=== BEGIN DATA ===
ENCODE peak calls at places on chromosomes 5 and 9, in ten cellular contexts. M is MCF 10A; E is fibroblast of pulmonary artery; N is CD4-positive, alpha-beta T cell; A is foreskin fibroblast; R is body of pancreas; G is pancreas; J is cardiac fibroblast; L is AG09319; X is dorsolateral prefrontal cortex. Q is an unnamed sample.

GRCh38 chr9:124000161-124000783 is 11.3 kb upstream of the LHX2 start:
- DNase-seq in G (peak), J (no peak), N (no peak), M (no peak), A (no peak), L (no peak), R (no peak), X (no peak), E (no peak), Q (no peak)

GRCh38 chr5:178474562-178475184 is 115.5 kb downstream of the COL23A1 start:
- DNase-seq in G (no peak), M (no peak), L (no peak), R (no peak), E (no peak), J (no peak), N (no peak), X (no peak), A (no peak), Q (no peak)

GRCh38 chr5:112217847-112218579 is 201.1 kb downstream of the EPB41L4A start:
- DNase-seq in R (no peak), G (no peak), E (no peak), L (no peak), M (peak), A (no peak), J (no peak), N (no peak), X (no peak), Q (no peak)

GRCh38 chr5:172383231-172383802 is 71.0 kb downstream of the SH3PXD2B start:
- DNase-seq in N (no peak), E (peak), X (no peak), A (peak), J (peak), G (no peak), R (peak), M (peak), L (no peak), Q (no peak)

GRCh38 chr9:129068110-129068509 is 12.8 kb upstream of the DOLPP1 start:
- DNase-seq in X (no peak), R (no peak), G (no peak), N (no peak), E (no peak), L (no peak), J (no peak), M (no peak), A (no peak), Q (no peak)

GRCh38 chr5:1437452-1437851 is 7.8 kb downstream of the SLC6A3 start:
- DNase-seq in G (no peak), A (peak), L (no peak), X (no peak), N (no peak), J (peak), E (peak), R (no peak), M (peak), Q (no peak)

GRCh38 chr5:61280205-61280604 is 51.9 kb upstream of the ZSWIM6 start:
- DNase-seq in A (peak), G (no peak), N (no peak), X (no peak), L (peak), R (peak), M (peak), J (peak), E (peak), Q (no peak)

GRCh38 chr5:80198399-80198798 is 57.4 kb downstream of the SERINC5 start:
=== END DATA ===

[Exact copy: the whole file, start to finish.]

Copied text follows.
ENCODE peak calls at places on chromosomes 5 and 9, in ten cellular contexts. M is MCF 10A; E is fibroblast of pulmonary artery; N is CD4-positive, alpha-beta T cell; A is foreskin fibroblast; R is body of pancreas; G is pancreas; J is cardiac fibroblast; L is AG09319; X is dorsolateral prefrontal cortex. Q is an unnamed sample.

GRCh38 chr9:124000161-124000783 is 11.3 kb upstream of the LHX2 start:
- DNase-seq in G (peak), J (no peak), N (no peak), M (no peak), A (no peak), L (no peak), R (no peak), X (no peak), E (no peak), Q (no peak)

GRCh38 chr5:178474562-178475184 is 115.5 kb downstream of the COL23A1 start:
- DNase-seq in G (no peak), M (no peak), L (no peak), R (no peak), E (no peak), J (no peak), N (no peak), X (no peak), A (no peak), Q (no peak)

GRCh38 chr5:112217847-112218579 is 201.1 kb downstream of the EPB41L4A start:
- DNase-seq in R (no peak), G (no peak), E (no peak), L (no peak), M (peak), A (no peak), J (no peak), N (no peak), X (no peak), Q (no peak)

GRCh38 chr5:172383231-172383802 is 71.0 kb downstream of the SH3PXD2B start:
- DNase-seq in N (no peak), E (peak), X (no peak), A (peak), J (peak), G (no peak), R (peak), M (peak), L (no peak), Q (no peak)

GRCh38 chr9:129068110-129068509 is 12.8 kb upstream of the DOLPP1 start:
- DNase-seq in X (no peak), R (no peak), G (no peak), N (no peak), E (no peak), L (no peak), J (no peak), M (no peak), A (no peak), Q (no peak)

GRCh38 chr5:1437452-1437851 is 7.8 kb downstream of the SLC6A3 start:
- DNase-seq in G (no peak), A (peak), L (no peak), X (no peak), N (no peak), J (peak), E (peak), R (no peak), M (peak), Q (no peak)

GRCh38 chr5:61280205-61280604 is 51.9 kb upstream of the ZSWIM6 start:
- DNase-seq in A (peak), G (no peak), N (no peak), X (no peak), L (peak), R (peak), M (peak), J (peak), E (peak), Q (no peak)

GRCh38 chr5:80198399-80198798 is 57.4 kb downstream of the SERINC5 start: